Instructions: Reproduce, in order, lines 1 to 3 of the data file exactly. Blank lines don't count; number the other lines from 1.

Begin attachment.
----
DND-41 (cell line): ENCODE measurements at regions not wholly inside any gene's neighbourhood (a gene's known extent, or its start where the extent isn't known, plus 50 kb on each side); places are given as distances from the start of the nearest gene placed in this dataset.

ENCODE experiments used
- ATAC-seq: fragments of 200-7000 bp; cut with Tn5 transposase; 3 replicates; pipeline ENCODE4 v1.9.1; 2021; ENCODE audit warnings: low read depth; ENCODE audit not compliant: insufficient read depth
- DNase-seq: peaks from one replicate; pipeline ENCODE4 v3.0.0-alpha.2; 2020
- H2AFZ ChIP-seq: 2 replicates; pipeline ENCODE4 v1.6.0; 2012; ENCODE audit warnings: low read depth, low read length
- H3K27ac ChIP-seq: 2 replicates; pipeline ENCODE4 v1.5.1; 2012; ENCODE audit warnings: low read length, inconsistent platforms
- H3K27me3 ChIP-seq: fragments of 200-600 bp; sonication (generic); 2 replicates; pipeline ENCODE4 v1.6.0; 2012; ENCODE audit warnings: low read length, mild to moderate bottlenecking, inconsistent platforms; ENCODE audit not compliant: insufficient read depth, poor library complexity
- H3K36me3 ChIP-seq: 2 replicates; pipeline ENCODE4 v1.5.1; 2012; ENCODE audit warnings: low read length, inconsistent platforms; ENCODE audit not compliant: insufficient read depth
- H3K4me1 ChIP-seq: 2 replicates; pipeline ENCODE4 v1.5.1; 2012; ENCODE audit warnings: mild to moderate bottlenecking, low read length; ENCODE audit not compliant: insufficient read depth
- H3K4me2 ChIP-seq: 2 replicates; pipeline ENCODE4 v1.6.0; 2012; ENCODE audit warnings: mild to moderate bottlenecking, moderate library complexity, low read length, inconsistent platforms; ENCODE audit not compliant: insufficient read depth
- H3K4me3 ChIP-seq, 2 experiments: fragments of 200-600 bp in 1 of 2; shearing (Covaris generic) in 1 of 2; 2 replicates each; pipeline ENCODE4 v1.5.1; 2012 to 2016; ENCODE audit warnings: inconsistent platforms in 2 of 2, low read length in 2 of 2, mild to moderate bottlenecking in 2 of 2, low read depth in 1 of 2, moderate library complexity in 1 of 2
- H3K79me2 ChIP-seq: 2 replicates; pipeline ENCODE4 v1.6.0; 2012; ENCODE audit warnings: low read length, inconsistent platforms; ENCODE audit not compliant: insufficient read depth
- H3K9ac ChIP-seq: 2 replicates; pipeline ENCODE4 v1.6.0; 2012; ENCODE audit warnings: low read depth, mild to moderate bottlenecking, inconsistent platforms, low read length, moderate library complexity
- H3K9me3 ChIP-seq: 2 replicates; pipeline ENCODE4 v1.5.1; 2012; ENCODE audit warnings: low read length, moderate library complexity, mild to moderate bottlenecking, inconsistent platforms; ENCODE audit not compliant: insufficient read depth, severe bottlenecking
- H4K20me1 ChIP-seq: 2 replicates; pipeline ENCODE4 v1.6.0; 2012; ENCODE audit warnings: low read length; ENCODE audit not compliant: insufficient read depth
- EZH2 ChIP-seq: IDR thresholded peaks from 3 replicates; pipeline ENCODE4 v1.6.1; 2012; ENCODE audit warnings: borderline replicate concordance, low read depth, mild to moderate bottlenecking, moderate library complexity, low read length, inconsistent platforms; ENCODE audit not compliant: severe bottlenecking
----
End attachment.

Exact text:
DND-41 (cell line): ENCODE measurements at regions not wholly inside any gene's neighbourhood (a gene's known extent, or its start where the extent isn't known, plus 50 kb on each side); places are given as distances from the start of the nearest gene placed in this dataset.

ENCODE experiments used
- ATAC-seq: fragments of 200-7000 bp; cut with Tn5 transposase; 3 replicates; pipeline ENCODE4 v1.9.1; 2021; ENCODE audit warnings: low read depth; ENCODE audit not compliant: insufficient read depth